LONG BEACH — Greenpeace activists unsuccessfully tried to board a tanker filled with a million barrels of crude oil Wednesday, then followed the 900-foot vessel as it made its way toward anchor.
Five activists left Greenpeace’s ship, the Arctic Sunrise, on five small vessels to meet up with the Pecos, a tanker British Petroleum Amoco had contracted to deliver Argentine oil to its terminal in Long Beach.
Three of the activists attempted to board the Pecos, but the deck was too high above the waterline, said Melanie Duchin, a Greenpeace climate campaigner aboard the Arctic Sunrise.
“It was an unsuccessful boarding, but that doesn’t mean it was an unsuccessful protest,” she said. “It’s a small detail as far as we’re concerned.”
The five Greenpeace vessels and the U.S. Coast Guard escorted the Pecos to its anchor point roughly six miles away, off the breakwater, to the Port of Long Beach.
The Coast Guard was trying to keep the activists at least 100 yards from the tanker, said Lt. Carlos Mercado, public affairs officer of the Coast Guard’s Marine Safety Office/Group in Los Angeles/Long Beach.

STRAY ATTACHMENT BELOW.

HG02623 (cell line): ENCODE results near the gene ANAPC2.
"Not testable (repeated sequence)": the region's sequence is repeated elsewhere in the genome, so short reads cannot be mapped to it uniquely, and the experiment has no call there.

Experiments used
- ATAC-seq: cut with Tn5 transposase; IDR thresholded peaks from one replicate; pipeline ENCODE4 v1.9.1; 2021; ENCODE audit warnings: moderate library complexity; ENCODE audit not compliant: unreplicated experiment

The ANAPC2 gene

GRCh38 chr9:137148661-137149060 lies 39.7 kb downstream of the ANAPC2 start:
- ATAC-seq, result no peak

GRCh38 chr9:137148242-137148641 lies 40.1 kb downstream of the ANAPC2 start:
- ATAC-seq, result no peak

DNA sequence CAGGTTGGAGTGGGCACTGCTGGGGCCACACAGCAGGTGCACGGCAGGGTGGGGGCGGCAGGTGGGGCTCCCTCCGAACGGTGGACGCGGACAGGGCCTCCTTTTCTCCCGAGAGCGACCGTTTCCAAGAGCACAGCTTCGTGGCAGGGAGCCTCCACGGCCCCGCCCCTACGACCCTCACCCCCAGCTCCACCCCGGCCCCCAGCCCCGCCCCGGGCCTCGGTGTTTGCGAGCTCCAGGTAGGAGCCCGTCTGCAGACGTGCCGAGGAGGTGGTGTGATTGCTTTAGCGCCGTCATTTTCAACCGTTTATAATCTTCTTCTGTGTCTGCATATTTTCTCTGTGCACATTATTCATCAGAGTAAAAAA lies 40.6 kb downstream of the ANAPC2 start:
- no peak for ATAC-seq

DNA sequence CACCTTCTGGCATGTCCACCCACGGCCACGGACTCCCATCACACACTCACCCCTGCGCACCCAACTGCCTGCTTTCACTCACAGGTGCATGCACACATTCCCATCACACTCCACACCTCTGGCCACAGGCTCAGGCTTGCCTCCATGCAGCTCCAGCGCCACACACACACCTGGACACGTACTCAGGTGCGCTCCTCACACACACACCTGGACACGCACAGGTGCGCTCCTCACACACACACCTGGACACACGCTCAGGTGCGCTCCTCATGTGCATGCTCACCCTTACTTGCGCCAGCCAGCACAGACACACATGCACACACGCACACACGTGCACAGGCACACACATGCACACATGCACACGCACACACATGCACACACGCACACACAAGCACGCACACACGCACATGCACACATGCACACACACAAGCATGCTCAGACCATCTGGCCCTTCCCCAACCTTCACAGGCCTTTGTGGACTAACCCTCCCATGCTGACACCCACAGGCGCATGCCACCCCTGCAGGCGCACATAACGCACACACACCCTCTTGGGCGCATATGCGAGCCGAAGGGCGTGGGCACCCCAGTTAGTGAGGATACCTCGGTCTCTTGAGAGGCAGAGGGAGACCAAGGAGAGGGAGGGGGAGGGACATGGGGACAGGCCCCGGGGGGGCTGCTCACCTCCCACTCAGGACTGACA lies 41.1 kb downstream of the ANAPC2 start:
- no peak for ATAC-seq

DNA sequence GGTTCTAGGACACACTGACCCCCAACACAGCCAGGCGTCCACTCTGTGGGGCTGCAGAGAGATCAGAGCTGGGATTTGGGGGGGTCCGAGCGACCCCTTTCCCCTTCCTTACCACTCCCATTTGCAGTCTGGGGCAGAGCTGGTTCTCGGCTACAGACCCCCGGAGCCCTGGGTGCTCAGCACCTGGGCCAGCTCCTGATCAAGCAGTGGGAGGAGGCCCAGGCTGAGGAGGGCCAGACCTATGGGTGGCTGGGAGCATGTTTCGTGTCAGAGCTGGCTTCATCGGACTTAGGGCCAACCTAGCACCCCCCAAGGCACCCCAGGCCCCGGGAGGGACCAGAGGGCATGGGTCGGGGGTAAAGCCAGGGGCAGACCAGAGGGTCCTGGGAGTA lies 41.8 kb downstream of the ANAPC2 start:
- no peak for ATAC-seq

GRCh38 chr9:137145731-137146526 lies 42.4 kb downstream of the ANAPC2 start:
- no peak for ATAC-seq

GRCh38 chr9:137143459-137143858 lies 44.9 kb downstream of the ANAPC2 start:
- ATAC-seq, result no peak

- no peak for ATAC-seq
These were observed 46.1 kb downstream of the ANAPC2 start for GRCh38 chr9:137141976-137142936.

The activists broke the law by interfering with a ship’s passage, he said.
“We just want to ensure safety, not only of the vessel but also of the Greenpeace members,” he said, adding that the Coast Guard was trying to ensure the confrontation didn’t end with an oil spill.
Duchin said Greenpeace attempted to board the tanker to draw attention to the role of fossil fuels in global climate change, and the role of climate change in weather disasters from storms to floods to tornadoes.
“Big Oil has to start investing meaningful amounts of money, starting the transition away from oil”, Duchin said. “The tanker is symbolic of the stranglehold Big Oil has on U.S. policy.”
She said Greenpeace believes BP has failed to back up its environmentally friendly talk with action.
“BP has touted itself as ’Beyond Petroleum,”’ Duchin said, “but over the next three years it plans to spend 50 times more on oil and gas than it’s spending on solar.” The $83 million the corporation spent on alternative fuels last year is less than what it plans to spend creating and marketing its new sunburst logo, she said.
Walter Neil, external affairs manager for BP’s Carson refinery, said Greenpeace “should be applauding us and not protesting us, I think.”
Neil said BP is the world’s largest provider of solar energy and active in further developing solar power and cleaner burning fuels. As for oil, he said.
“Energy is our business, and we still need to keep the business running while we search for alternative fuels.”
BP spokesman Paul Langland said the 2-year-old Pecos is one of the more environmentally minded tankers on the seas. Unlike most tankers, it has a double hull to decrease the risk of a spill.
The Marshall Islands-flagged tanker has an Indian crew and is owned by OMI Marine of Stamford, Conn.